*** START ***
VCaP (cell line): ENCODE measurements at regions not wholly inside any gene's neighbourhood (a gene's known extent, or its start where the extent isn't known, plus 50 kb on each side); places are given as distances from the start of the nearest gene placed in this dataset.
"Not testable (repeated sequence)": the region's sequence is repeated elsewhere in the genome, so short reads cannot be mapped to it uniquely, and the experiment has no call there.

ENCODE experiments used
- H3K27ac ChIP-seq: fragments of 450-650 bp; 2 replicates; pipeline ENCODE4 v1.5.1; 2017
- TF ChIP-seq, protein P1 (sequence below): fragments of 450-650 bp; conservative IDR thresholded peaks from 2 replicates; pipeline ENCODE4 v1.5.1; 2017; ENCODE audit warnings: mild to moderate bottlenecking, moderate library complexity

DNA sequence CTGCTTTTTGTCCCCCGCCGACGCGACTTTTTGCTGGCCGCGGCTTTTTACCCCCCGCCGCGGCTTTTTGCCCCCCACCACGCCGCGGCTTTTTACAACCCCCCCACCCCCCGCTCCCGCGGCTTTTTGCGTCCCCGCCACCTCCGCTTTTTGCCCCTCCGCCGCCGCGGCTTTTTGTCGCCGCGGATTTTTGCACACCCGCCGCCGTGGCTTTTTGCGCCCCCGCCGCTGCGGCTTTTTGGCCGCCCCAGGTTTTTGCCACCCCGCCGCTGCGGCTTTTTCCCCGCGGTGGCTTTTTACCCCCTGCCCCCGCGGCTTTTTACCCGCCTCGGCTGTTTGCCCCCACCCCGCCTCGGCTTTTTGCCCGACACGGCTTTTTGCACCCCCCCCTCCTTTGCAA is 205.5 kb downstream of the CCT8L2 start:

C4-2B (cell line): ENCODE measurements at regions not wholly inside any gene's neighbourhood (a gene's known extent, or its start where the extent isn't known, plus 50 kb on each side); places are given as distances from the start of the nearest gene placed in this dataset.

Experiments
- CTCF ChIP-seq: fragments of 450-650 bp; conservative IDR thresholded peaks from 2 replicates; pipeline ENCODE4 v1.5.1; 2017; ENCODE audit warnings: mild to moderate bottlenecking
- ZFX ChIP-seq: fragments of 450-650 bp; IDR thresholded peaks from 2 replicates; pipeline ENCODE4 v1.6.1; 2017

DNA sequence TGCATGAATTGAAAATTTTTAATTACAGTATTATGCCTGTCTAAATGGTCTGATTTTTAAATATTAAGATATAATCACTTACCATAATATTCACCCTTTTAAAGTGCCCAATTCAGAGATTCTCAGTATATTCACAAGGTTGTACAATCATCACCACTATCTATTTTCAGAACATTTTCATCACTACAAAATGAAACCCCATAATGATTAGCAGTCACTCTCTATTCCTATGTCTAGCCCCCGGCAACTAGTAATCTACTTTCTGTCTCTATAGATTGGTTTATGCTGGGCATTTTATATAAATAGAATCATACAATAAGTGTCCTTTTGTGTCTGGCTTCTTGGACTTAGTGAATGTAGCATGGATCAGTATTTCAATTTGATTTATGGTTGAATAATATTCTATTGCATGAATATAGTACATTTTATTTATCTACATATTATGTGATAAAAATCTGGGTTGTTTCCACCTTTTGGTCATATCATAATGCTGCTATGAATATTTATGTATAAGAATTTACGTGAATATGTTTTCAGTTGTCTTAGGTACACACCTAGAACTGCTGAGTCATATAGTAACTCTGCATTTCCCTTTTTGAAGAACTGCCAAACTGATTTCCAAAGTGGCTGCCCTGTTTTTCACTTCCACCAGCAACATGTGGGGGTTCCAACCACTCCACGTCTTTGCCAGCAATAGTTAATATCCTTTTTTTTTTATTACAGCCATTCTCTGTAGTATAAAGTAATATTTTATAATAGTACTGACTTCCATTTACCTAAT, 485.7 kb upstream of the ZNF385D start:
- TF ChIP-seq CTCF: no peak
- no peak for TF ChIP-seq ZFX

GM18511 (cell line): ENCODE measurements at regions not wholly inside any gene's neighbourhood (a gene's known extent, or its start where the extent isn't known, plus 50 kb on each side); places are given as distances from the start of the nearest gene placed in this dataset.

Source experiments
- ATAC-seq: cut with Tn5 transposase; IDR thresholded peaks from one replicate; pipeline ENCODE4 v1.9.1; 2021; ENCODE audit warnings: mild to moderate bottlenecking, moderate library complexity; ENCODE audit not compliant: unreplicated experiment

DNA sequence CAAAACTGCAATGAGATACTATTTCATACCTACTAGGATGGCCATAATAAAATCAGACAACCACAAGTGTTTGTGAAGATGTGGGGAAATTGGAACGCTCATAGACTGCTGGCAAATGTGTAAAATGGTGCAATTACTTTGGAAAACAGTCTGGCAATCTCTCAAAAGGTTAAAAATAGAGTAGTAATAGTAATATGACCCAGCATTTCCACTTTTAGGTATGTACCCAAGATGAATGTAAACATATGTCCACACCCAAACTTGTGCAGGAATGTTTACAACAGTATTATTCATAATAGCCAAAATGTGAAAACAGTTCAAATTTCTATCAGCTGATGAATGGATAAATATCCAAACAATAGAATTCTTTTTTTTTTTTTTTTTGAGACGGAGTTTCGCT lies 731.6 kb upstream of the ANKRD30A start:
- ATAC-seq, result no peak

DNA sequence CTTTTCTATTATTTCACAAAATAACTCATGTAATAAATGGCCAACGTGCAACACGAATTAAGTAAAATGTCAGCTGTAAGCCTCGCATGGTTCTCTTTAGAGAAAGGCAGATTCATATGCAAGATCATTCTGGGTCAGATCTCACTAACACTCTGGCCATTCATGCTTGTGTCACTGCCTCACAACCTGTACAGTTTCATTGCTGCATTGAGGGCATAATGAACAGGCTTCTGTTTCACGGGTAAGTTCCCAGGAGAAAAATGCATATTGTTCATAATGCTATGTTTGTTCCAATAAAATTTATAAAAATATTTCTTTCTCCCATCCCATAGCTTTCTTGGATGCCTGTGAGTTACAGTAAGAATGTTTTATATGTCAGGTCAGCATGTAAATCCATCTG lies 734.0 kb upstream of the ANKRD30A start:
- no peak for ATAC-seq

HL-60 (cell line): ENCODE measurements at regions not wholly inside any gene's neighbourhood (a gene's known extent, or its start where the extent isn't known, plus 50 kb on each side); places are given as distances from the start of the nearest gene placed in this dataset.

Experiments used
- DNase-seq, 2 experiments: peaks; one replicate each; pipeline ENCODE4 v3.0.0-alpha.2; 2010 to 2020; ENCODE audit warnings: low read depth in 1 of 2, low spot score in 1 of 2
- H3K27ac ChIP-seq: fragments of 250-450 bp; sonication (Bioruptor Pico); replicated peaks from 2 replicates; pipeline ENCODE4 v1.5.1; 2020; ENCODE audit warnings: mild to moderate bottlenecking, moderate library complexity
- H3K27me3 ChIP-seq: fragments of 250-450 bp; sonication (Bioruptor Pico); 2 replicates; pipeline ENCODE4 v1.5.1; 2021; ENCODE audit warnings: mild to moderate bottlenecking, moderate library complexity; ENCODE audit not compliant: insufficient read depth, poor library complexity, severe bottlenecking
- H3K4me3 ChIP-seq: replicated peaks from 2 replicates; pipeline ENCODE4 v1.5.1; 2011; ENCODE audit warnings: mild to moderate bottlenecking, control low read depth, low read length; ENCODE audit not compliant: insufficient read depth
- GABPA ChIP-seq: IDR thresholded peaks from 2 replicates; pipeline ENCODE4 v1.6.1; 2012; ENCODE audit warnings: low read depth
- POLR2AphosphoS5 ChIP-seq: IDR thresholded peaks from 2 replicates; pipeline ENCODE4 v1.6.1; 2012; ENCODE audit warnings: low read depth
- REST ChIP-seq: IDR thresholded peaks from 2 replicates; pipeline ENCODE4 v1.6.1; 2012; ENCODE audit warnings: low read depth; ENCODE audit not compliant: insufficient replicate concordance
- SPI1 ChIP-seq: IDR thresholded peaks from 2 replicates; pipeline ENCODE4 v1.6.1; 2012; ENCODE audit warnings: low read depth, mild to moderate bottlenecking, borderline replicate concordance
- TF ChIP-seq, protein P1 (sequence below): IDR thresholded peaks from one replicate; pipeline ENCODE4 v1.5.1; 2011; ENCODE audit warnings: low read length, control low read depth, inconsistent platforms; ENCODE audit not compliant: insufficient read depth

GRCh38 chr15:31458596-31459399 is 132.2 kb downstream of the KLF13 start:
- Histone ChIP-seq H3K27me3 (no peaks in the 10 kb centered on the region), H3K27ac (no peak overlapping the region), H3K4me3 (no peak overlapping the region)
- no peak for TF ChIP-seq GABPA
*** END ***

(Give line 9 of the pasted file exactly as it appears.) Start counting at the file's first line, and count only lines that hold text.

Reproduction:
- CTCF ChIP-seq: fragments of 450-650 bp; conservative IDR thresholded peaks from 2 replicates; pipeline ENCODE4 v1.5.1; 2017; ENCODE audit warnings: mild to moderate bottlenecking